LAKE MURRAY SHORES, S.C. — Memorial Day is the unofficial start to the summer season. It's also a time when many people like to go on vacation and go boating.
After this Memorial Day Weekend, extra patrol officers will be on the waters this season. Over the weekend, eight people were injured in two separate boating accidents.
Law enforcement and the South Carolina Department of Natural Resources are doing everything they can to keep people safe on the water this year.
"People need to understand that other boats can be present and a boat can't stop on a dime," said Newberry County Sheriff Lee Foster.
Sheriff Foster said extra patrols on the water are for two reasons.
"The Department Natural Resources has committed an awesome amount of people to do safety checkpoints and to patrol the lake," Sheriff Foster said. "The local sheriff's offices that border the lake--Richland, Lexington, Saluda, and Newberry--we also committed resources to do that. It's a very large lake and it's a lot to cover. So the best way to avoid accident is just be cautious."
Sheriff Foster said traditionally, there is an influx in people on the lake during the holidays.
"We also realized that it was going to be more this year," Sheriff Foster said. "People have been cooped up so much and needed to get out or wanted to get out."
Captain Adam Myrick with the Lexington County Sheriff's Department said with increased patrolling, anyone on the water can easily find help if they need it.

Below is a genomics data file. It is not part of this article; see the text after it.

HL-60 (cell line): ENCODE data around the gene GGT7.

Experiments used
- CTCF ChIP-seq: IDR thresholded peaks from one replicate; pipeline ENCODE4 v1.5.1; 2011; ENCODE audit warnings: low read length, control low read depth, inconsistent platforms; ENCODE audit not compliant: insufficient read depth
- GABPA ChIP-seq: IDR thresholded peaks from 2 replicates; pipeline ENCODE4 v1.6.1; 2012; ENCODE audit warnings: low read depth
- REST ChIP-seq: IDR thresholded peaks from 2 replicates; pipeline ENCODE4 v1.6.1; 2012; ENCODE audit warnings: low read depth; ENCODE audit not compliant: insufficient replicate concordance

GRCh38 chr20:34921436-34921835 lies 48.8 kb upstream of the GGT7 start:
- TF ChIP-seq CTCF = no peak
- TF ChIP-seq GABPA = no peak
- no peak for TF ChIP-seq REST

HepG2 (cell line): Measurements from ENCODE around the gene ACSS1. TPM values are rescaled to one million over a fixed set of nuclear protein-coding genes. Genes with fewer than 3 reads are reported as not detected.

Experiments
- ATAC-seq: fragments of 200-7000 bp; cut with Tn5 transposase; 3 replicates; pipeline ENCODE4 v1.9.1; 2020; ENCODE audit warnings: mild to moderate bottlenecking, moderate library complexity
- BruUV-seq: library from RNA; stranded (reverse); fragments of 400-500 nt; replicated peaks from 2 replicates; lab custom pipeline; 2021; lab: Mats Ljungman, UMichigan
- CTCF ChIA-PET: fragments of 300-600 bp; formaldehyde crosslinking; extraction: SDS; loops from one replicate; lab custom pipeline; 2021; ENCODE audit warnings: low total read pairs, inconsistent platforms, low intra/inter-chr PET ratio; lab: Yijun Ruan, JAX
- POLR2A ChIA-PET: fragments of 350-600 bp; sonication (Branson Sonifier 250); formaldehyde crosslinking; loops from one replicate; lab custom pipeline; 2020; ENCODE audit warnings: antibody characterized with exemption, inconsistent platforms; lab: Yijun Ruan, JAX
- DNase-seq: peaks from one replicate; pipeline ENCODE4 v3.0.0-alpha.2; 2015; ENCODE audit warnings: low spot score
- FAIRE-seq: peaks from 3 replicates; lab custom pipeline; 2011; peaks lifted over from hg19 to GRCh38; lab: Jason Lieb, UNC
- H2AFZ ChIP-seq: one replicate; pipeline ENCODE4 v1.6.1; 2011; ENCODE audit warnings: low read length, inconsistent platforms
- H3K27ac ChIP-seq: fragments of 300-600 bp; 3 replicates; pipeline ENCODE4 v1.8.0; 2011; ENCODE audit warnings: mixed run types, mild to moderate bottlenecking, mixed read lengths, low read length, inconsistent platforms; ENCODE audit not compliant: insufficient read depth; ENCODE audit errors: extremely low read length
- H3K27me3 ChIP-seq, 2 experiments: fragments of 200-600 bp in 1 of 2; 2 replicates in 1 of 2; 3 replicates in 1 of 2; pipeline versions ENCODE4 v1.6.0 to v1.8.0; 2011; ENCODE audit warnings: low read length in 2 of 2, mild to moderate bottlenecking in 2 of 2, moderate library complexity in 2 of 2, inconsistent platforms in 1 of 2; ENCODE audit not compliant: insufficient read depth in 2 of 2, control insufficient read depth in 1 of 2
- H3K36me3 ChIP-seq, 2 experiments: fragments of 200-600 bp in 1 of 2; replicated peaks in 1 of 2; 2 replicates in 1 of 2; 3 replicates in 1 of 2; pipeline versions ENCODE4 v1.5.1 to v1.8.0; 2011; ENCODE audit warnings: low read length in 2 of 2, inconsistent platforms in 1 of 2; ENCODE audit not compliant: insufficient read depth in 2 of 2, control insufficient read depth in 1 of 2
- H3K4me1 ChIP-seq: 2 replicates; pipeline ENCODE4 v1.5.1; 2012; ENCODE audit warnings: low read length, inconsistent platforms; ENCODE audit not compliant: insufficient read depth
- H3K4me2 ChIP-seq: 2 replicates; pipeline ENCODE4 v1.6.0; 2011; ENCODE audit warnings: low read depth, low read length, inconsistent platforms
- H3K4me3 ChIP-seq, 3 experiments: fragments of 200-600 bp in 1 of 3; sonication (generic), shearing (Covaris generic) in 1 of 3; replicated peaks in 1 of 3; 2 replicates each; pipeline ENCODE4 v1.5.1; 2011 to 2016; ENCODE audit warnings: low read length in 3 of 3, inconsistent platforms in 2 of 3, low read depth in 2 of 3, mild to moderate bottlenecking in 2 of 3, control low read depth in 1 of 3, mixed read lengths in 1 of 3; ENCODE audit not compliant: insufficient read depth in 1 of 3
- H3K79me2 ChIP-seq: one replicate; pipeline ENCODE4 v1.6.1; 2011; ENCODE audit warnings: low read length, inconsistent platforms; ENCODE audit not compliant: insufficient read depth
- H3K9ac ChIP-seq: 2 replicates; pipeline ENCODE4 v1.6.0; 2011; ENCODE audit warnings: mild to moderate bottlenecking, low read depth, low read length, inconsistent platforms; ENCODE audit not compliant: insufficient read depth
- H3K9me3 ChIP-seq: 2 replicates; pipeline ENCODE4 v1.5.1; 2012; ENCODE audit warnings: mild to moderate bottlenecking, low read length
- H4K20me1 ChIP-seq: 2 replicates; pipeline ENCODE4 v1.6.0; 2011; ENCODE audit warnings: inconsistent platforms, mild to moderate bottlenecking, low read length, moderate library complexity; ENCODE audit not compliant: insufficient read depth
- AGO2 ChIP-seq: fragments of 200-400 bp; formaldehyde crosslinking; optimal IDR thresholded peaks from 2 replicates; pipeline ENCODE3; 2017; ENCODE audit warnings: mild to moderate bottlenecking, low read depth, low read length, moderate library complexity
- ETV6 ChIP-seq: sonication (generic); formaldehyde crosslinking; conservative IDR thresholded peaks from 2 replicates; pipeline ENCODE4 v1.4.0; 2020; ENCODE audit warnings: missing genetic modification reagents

"There’ll be a lot of boats out here," Myrick said. "People will be fishing there'll be just riding the boats, they'll anchor them and just hang out with others. So they can look and find law enforcement across the lake at any given time, a number of agencies will be out here at the state, local and county levels."
He said the best thing anyone can do before they go out on the water is to have a float plan. That plan should include letting people know where you being put in the lake, where your boat is going in, and when you plan to return.
Captain Myrick also said officials are starting to have emergency medical services on patrol boats. This would make it easier to assist people, on the water, during a medical emergency.
"Whenever somebody has a medical emergency on the water, we don't have to come back to shore to get a paramedic, then go back and find the person who's got the medical emergency, back somewhere out on the water," Myrick said. "They're with us on the boats at all times throughout this weekend and they will be throughout the boating summer during the weekend so that saves time and ultimately can save lives."
Sheriff Foster said if anyone is on the water when the sun is down, people need to take extra precautions and be aware of their surroundings. He also said if you are drinking alcohol on the boat, there needs to be a designated driver.